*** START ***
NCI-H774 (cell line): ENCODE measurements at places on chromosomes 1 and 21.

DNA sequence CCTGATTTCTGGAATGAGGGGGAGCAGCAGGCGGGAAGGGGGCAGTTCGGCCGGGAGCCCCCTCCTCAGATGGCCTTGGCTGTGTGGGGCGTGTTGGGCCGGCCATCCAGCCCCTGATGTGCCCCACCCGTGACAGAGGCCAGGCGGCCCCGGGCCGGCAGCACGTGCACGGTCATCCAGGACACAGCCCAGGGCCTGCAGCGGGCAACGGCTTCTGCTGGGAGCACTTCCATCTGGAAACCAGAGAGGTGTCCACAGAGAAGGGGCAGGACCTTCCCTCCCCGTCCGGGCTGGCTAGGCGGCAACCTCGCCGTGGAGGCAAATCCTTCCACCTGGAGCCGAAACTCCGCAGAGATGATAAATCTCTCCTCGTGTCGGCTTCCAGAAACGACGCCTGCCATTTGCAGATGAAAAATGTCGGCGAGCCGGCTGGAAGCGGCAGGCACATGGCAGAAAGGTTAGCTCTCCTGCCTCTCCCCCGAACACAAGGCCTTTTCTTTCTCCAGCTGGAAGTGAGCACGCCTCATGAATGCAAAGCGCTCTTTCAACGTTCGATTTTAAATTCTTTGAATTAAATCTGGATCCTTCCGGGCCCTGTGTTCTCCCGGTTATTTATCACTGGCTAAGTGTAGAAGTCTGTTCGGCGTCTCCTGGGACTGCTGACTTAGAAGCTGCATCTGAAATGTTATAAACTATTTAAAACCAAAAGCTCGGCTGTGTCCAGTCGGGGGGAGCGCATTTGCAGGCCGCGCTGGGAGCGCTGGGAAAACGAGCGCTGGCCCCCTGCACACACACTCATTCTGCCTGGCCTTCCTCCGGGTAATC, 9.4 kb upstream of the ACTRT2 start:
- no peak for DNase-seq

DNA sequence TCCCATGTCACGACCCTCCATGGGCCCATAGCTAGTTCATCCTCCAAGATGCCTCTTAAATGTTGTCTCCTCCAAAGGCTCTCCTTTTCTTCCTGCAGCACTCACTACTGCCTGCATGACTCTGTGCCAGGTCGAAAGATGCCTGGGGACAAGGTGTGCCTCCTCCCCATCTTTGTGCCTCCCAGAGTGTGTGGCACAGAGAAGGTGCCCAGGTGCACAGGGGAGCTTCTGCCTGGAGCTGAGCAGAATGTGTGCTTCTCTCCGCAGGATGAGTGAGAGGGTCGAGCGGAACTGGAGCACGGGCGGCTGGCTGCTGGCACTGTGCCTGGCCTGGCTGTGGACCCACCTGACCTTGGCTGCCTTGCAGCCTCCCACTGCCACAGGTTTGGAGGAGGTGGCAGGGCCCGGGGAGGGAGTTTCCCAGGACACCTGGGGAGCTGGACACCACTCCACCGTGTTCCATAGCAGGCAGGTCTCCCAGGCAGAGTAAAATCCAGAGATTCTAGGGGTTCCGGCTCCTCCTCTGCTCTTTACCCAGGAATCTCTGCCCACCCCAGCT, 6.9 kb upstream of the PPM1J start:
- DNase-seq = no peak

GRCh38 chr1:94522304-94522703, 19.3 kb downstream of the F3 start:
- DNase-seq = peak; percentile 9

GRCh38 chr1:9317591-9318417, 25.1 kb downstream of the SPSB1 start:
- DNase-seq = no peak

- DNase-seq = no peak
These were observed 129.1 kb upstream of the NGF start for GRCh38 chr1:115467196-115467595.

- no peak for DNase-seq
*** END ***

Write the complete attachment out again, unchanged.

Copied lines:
NCI-H774 (cell line): ENCODE measurements at places on chromosomes 1 and 21.

DNA sequence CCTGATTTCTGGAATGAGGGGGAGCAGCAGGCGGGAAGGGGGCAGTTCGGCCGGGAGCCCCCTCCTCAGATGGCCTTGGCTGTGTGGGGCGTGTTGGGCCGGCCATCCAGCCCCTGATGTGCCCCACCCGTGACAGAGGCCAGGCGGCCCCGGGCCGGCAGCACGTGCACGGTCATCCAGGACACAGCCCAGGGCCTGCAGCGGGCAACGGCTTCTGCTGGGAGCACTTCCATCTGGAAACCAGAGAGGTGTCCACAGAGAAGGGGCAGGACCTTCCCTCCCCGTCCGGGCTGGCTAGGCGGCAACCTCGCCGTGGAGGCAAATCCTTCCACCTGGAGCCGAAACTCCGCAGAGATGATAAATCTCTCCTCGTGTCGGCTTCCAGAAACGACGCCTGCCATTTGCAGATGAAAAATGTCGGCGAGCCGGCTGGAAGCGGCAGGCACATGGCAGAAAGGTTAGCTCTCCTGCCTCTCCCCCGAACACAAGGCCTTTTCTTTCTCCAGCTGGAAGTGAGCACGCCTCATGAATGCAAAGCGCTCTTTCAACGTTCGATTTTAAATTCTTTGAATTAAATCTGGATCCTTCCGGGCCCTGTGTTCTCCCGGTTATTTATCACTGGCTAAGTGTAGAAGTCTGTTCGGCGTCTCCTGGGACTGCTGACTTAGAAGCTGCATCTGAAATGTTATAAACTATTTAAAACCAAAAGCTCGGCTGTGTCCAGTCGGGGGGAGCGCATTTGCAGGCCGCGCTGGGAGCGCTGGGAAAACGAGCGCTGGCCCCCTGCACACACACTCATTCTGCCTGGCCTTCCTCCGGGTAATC, 9.4 kb upstream of the ACTRT2 start:
- no peak for DNase-seq

DNA sequence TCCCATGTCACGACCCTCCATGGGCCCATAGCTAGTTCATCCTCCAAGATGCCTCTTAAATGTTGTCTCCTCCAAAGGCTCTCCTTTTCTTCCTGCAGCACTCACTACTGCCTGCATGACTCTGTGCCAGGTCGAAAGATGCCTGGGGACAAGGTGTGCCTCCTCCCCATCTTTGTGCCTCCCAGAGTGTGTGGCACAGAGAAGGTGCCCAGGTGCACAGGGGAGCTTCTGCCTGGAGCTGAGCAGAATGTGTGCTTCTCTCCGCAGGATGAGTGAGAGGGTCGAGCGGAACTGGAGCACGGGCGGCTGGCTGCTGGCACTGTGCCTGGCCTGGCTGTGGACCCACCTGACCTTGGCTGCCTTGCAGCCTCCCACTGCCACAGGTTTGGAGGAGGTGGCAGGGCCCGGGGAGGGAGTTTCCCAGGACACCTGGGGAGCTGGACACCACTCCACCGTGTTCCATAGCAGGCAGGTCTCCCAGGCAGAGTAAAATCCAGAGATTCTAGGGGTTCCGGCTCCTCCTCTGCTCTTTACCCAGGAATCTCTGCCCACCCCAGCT, 6.9 kb upstream of the PPM1J start:
- DNase-seq = no peak

GRCh38 chr1:94522304-94522703, 19.3 kb downstream of the F3 start:
- DNase-seq = peak; percentile 9

GRCh38 chr1:9317591-9318417, 25.1 kb downstream of the SPSB1 start:
- DNase-seq = no peak

- DNase-seq = no peak
These were observed 129.1 kb upstream of the NGF start for GRCh38 chr1:115467196-115467595.

- no peak for DNase-seq